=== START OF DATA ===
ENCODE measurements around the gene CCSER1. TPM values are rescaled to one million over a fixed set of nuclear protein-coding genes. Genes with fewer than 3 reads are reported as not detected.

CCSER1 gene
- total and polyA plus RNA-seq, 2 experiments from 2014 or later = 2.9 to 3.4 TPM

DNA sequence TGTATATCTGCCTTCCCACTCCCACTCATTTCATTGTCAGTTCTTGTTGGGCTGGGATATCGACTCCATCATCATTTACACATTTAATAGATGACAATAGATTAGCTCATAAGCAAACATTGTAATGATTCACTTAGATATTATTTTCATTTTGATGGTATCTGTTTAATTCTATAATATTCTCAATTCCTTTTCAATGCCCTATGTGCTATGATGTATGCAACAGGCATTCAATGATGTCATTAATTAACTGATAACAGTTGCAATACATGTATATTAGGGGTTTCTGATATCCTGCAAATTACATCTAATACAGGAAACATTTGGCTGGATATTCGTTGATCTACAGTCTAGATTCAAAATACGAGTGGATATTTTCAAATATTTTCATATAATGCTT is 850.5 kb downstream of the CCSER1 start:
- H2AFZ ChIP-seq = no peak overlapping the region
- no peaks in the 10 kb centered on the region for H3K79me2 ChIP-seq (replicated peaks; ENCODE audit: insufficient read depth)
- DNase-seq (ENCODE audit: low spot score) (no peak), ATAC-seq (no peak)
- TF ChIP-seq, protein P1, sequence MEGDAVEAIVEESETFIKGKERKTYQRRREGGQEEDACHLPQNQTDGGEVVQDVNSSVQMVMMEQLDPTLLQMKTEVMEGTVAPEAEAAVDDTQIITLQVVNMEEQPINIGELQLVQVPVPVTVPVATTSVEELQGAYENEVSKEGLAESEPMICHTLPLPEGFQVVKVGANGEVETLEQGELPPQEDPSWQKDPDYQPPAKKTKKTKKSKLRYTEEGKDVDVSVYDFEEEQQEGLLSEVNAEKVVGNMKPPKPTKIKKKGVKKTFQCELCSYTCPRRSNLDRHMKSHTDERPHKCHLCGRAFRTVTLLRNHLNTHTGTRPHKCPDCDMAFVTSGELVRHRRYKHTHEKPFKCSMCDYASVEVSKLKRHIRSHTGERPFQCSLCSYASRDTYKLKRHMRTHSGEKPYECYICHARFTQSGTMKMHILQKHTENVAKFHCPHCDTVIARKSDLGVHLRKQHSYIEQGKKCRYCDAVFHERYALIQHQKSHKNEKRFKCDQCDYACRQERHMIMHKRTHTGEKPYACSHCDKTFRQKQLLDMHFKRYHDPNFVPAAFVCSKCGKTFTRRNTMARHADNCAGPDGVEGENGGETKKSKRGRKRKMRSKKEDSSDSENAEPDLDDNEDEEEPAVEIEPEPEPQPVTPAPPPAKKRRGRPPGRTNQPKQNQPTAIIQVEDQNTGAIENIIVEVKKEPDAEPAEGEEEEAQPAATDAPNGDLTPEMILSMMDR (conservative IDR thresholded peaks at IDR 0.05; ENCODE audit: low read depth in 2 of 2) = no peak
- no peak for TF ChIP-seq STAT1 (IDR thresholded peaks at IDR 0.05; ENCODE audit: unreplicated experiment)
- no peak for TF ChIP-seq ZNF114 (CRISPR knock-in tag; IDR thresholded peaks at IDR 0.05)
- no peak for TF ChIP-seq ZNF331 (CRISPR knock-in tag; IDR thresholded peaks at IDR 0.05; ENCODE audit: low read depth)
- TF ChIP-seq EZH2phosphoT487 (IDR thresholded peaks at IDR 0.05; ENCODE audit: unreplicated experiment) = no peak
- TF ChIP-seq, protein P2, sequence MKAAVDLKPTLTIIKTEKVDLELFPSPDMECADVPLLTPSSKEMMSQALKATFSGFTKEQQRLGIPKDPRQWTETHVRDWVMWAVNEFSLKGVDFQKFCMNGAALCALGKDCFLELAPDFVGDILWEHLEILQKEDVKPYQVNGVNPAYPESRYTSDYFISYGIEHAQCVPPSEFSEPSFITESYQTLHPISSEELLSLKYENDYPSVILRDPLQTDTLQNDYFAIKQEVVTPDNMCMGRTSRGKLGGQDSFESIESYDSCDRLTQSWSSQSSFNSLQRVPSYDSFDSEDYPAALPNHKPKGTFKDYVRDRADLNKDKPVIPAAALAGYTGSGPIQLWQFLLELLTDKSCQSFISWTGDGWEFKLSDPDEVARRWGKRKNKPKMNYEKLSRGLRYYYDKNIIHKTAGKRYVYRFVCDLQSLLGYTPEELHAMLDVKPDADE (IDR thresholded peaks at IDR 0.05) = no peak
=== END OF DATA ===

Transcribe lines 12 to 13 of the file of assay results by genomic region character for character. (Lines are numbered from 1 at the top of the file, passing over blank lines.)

- TF ChIP-seq EZH2phosphoT487 (IDR thresholded peaks at IDR 0.05; ENCODE audit: unreplicated experiment) = no peak
- TF ChIP-seq, protein P2, sequence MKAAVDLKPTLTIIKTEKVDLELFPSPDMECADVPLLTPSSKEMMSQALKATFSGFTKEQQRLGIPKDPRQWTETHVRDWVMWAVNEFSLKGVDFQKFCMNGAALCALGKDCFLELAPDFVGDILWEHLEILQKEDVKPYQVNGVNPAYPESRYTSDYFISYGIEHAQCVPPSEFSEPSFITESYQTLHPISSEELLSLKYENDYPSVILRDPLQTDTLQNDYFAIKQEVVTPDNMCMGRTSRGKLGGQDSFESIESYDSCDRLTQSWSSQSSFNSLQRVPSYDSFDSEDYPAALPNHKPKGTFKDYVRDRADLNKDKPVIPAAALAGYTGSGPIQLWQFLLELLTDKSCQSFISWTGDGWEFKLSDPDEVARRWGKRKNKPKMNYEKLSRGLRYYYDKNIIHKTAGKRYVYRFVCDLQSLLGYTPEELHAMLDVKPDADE (IDR thresholded peaks at IDR 0.05) = no peak